Easiest to hunt down come September may be people who access pirated material such as mainstream movies and television programmes through peer-to-peer file-sharing services such as BitTorrent, which networking giant Cisco says account for a quarter of all internet traffic. Users who download material from file-sharing sites agree in return to host it on their own computers, which copyright owners can then search for and upload to identify each host.
Mr Kumar says people who view copyright material on YouTube and other websites that don't distribute content between members might be harder to trace. But he says copyright owners can seek IP addresses from website owners.
He says they also have access to "more covert methods" for getting those now all-important IP addresses.
It will be easiest for big businesses that are part of an industry group, such as the United States' Motion Picture Association or the Recording Industry Association, to enforce copyright.
That is because the detection notices will only escalate to a warning notice and then to an enforcement notice if an internet user has breached the rights of either the same copyright owner in each instance, or different organisations that have agreed to be represented by a common umbrella group. It is, therefore, conceivable internet users might receive several detection notices from unrelated copyright owners before they get a "second strike" warning. Without being a part of an umbrella group, copyright owners risk scattergunning expensive infringement notices.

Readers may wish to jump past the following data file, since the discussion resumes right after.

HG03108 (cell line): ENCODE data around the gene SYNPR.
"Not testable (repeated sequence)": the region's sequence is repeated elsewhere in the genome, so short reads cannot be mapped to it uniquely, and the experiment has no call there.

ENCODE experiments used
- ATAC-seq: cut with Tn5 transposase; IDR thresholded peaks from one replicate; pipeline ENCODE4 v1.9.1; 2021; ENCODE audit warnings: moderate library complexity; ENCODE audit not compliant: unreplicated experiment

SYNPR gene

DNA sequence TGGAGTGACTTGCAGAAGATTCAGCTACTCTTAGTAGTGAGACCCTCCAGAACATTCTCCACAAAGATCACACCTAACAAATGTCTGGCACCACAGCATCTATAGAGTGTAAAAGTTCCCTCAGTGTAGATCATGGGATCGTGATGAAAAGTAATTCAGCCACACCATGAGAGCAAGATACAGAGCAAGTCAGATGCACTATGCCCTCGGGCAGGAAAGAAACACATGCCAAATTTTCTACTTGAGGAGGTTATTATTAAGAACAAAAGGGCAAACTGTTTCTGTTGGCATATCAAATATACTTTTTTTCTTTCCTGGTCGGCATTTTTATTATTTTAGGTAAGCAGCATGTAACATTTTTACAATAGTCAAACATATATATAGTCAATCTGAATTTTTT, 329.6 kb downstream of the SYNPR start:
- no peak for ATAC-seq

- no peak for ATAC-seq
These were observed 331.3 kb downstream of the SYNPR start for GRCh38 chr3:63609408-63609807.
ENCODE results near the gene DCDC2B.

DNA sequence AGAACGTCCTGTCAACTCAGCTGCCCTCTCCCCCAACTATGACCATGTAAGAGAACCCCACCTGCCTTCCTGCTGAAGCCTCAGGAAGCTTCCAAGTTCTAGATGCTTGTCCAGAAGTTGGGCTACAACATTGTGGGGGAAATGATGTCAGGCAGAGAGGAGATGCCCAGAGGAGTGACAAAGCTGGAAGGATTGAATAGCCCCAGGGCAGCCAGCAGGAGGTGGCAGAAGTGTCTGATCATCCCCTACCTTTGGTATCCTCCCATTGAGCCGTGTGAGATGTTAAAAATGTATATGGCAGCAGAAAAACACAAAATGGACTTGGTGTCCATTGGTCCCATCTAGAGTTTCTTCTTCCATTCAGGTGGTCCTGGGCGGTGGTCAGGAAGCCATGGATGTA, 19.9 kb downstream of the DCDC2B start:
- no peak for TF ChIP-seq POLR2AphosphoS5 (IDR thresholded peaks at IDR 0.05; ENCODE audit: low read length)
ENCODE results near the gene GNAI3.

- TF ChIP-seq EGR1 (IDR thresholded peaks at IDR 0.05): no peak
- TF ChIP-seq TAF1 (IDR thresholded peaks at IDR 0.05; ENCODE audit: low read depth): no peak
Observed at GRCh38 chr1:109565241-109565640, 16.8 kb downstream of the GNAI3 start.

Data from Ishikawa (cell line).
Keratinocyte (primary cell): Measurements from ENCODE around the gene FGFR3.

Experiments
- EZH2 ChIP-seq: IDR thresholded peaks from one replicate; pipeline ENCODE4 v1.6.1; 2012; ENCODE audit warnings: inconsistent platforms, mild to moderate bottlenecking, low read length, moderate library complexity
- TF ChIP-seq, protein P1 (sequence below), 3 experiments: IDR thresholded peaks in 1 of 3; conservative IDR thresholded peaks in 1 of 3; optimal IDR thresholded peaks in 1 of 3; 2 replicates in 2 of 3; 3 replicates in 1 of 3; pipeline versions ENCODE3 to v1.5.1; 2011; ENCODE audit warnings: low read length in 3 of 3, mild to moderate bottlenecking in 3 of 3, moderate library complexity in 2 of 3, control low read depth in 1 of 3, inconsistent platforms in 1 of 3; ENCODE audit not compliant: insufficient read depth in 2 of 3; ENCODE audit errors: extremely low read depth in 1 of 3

Copyright owners will have to reimburse internet providers for at least the bulk of the cost of sending out infringement notices to their customers.
The Economic Development Ministry will put out a discussion document on the fees and other implementation issues this week.
Internet providers are seeking a fee of between $14 and $56 a notice, which could act as a big deterrent to copyright owners pursuing claims.
But the select committee which considered the legislation said it was important ISPs did not seek to profit from them.
Tony Eaton, chief executive of the New Zealand branch of the Motion Picture Association, NZFact, says those costs will be critical in determining how its members use their new powers.
Until they are finalised, he won't speculate on whether they might take a few prolific offenders to the Copyright Tribunal, or whether they might seek to take enforcement action against some everyday offenders as a deterrent and to "educate" the public.
"From my perspective that hasn't been decided. It really comes down to what the cost of the notices is going to be."